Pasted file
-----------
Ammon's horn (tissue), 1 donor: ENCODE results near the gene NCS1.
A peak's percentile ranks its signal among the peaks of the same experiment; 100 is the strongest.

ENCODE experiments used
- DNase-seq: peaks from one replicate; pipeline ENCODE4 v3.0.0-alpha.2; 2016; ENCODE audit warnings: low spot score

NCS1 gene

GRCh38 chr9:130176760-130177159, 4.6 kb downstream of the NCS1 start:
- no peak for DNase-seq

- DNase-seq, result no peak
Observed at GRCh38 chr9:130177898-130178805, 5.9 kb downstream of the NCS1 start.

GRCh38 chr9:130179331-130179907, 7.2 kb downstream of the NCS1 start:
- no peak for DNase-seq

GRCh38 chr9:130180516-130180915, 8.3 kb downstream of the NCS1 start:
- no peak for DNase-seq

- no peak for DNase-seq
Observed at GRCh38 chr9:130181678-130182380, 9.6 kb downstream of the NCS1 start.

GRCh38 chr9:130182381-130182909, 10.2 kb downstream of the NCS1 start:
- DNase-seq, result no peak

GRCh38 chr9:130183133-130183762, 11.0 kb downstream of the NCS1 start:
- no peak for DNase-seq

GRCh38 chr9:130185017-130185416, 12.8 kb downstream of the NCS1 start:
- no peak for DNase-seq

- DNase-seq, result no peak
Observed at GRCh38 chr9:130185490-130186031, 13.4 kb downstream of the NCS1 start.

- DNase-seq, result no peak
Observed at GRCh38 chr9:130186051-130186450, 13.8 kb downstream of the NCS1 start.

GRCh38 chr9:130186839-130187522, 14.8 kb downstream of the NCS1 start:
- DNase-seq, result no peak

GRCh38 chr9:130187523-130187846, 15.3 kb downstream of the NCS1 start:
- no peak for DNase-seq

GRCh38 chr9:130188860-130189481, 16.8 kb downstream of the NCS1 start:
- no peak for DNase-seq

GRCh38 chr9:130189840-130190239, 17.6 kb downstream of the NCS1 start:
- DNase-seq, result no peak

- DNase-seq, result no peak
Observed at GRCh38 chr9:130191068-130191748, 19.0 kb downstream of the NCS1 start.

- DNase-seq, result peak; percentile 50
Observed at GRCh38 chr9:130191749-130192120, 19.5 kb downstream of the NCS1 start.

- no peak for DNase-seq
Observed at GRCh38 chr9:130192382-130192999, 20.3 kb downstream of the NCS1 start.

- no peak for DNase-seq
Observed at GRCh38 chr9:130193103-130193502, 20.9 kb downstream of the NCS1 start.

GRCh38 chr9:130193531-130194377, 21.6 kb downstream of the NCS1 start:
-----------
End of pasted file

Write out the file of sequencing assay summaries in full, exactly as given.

Ammon's horn (tissue), 1 donor: ENCODE results near the gene NCS1.
A peak's percentile ranks its signal among the peaks of the same experiment; 100 is the strongest.

ENCODE experiments used
- DNase-seq: peaks from one replicate; pipeline ENCODE4 v3.0.0-alpha.2; 2016; ENCODE audit warnings: low spot score

NCS1 gene

GRCh38 chr9:130176760-130177159, 4.6 kb downstream of the NCS1 start:
- no peak for DNase-seq

- DNase-seq, result no peak
Observed at GRCh38 chr9:130177898-130178805, 5.9 kb downstream of the NCS1 start.

GRCh38 chr9:130179331-130179907, 7.2 kb downstream of the NCS1 start:
- no peak for DNase-seq

GRCh38 chr9:130180516-130180915, 8.3 kb downstream of the NCS1 start:
- no peak for DNase-seq

- no peak for DNase-seq
Observed at GRCh38 chr9:130181678-130182380, 9.6 kb downstream of the NCS1 start.

GRCh38 chr9:130182381-130182909, 10.2 kb downstream of the NCS1 start:
- DNase-seq, result no peak

GRCh38 chr9:130183133-130183762, 11.0 kb downstream of the NCS1 start:
- no peak for DNase-seq

GRCh38 chr9:130185017-130185416, 12.8 kb downstream of the NCS1 start:
- no peak for DNase-seq

- DNase-seq, result no peak
Observed at GRCh38 chr9:130185490-130186031, 13.4 kb downstream of the NCS1 start.

- DNase-seq, result no peak
Observed at GRCh38 chr9:130186051-130186450, 13.8 kb downstream of the NCS1 start.

GRCh38 chr9:130186839-130187522, 14.8 kb downstream of the NCS1 start:
- DNase-seq, result no peak

GRCh38 chr9:130187523-130187846, 15.3 kb downstream of the NCS1 start:
- no peak for DNase-seq

GRCh38 chr9:130188860-130189481, 16.8 kb downstream of the NCS1 start:
- no peak for DNase-seq

GRCh38 chr9:130189840-130190239, 17.6 kb downstream of the NCS1 start:
- DNase-seq, result no peak

- DNase-seq, result no peak
Observed at GRCh38 chr9:130191068-130191748, 19.0 kb downstream of the NCS1 start.

- DNase-seq, result peak; percentile 50
Observed at GRCh38 chr9:130191749-130192120, 19.5 kb downstream of the NCS1 start.

- no peak for DNase-seq
Observed at GRCh38 chr9:130192382-130192999, 20.3 kb downstream of the NCS1 start.

- no peak for DNase-seq
Observed at GRCh38 chr9:130193103-130193502, 20.9 kb downstream of the NCS1 start.

GRCh38 chr9:130193531-130194377, 21.6 kb downstream of the NCS1 start: